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OWENS: Hidden gem wants to be found

There’s a hidden gem off the coast of Savannah that’s helping protect and conserve our oceans.

Gray’s Reef National Marine Sanctuary lies just a few miles off the Georgia coast. It’s a special place, but you might not know that it is even there.

In fact, if I were to take you there today, we’d have to go by boat, 16 miles east of Sapelo Island. When we arrived at the coordinates you might look around and say, “This 22-square miles of ocean looks like any other part of the ocean.”

Of course, the discovery is underwater. More than 200 fish species call this area home, and so does one of the largest, near-shore, live-bottom reefs off the southeastern United States. It’s magnificent.

It’s also a place for the loggerhead turtles to rest. And, the endangered North Atlantic right whale to give birth to calves in the winter. There’s so much going on, and Gray’s Reef wants you to know about it.

Recently, I had the opportunity to meet with Sarah Fangman, the superintendent from Gray’s Reef. She’s a spectacular leader of this national marine sanctuary, one of only 13 sanctuaries in the country. She moved to our area two years ago.

She, like so many, wants to get involved with the tourism community and to find a way to share the glorious underwater park with the world.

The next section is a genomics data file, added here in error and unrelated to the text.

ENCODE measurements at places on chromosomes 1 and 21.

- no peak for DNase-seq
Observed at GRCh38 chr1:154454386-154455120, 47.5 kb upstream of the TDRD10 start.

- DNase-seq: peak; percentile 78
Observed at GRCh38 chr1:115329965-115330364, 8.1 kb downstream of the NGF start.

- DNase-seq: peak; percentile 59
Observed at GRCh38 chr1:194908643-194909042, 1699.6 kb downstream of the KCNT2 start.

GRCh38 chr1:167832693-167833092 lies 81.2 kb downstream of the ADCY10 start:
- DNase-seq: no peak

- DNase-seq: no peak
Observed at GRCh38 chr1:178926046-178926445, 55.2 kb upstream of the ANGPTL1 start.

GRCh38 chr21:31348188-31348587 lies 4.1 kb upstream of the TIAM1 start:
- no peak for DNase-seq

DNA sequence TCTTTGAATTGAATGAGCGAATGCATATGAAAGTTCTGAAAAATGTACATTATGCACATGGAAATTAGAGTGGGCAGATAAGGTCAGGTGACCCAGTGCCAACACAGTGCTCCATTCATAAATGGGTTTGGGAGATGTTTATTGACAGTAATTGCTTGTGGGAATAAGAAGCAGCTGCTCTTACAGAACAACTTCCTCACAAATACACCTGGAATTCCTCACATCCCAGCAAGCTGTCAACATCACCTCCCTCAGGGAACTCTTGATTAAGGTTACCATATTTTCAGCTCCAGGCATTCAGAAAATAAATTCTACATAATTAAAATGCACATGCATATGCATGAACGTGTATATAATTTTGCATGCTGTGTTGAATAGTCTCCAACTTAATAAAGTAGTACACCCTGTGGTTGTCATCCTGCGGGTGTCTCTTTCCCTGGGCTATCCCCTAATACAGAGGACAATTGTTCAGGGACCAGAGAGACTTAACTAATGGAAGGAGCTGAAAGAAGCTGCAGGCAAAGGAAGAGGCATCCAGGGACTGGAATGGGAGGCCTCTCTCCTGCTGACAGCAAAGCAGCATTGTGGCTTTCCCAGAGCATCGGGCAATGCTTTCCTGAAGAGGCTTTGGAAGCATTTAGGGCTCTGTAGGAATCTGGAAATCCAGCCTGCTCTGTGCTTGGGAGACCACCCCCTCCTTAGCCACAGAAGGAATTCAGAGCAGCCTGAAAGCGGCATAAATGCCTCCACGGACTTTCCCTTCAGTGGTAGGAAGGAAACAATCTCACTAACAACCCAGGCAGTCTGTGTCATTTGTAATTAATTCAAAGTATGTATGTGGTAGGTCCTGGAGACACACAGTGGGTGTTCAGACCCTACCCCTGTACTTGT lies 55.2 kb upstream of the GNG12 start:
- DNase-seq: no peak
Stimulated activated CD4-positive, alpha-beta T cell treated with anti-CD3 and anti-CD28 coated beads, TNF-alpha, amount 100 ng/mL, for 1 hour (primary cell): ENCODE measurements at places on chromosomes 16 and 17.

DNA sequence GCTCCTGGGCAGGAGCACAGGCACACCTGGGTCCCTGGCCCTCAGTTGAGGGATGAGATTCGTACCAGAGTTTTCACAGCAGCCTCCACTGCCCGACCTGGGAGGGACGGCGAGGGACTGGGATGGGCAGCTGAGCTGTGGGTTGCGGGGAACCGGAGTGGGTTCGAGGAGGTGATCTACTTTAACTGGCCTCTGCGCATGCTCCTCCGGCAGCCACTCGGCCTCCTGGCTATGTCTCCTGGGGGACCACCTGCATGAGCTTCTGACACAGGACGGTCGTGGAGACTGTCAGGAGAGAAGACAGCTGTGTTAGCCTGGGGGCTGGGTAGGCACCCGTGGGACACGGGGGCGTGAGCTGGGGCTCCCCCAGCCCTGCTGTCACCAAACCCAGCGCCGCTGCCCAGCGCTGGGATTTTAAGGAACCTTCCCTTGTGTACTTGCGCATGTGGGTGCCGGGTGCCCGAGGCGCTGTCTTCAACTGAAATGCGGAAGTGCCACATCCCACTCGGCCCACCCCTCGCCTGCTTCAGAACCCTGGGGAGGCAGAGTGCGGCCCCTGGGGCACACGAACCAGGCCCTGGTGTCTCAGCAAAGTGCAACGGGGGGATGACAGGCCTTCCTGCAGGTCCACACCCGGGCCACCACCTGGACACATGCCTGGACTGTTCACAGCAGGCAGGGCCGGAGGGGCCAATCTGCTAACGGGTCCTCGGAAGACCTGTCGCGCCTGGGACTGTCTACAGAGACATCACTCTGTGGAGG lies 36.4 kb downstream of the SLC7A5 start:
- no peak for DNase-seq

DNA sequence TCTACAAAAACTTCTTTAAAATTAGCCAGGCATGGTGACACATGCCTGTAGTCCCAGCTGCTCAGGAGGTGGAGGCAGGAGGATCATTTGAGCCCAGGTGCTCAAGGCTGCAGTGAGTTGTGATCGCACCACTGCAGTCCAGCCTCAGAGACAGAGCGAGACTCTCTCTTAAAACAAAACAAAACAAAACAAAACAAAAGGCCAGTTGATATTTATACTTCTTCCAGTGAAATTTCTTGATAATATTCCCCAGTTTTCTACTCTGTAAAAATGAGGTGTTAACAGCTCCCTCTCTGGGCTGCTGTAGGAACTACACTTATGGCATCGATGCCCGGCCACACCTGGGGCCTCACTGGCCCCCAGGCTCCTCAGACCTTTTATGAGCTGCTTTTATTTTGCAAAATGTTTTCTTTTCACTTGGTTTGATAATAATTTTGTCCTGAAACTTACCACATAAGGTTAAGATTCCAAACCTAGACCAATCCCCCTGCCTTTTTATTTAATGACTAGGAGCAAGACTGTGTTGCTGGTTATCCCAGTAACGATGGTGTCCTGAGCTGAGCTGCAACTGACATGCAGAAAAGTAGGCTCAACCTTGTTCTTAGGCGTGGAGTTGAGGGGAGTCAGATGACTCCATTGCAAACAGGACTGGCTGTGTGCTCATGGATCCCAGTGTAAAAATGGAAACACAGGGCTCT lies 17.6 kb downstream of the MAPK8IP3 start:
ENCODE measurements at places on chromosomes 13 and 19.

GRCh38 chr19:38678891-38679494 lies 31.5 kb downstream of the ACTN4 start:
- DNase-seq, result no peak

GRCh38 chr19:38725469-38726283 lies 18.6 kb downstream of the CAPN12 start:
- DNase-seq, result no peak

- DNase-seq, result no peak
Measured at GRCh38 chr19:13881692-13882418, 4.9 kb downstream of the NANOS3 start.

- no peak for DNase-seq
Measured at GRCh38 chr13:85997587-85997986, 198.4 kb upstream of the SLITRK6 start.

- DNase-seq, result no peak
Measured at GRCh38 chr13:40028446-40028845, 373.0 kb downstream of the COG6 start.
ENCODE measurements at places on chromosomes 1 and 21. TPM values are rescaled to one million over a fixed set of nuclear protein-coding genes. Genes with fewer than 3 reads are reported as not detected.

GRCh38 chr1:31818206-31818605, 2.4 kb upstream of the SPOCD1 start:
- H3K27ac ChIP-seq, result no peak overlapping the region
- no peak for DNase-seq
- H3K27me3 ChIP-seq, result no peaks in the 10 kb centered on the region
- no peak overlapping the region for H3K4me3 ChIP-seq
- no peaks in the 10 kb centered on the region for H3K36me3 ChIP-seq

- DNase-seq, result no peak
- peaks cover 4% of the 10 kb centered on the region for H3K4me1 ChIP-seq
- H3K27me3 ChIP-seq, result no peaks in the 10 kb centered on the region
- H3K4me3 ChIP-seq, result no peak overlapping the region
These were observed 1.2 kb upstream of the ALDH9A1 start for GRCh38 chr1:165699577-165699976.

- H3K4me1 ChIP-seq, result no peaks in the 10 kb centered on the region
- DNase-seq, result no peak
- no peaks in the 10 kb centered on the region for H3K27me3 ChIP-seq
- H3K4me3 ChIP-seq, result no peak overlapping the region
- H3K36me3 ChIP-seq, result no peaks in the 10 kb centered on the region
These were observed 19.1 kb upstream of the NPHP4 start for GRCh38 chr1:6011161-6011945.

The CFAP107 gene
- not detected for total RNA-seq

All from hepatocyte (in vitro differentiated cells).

I am not in the business of creating tourism products. I’ve written about that here before — neither is Visit Savannah, our destination marketing organization.

But, she didn’t need my help to set up the logistics. She was already figuring that out — working with dive companies on how to get more people to dive and fish the area. She was working on getting beautiful pictures and video of Gray’s Reef to display for the people like me who will probably never go dive the area. She was thinking of creative ways to get this up and running.

She’s reaching out to me to find how she can be part of the tourism ecosystem. She recognizes that this ecosystem thrives on all parts of the community, as a whole, working together.

For example, at a restaurant, farmers grow the food, the electric company provides power, a printer prints the menus and advertisers bring in business. It takes all of that (and so much more) to make sure people are eating at the restaurant.

Our tourism ecosystem thrives on relationships. So, she and her team have been meeting with people from the tourism community to find those ways that we can all work together.

She needs people to come visit and learn about how to care for and protect our precious oceans. She needs people to come fish the invasive species that are threatening the indigenous species. She needs to spread the word of this amazing hidden gem that is just off the coast of Georgia.

One of the ways she’s doing that — sharing her ecosystem with the tourism ecosystem.

 

Michael Owens is president/CEO of the Tourism Leadership Council, the largest nonprofit trade organization that supports and represents the tourism community. Contact Owens at michael@tourismleadershipcouncil.com or by calling 912-232-1223.

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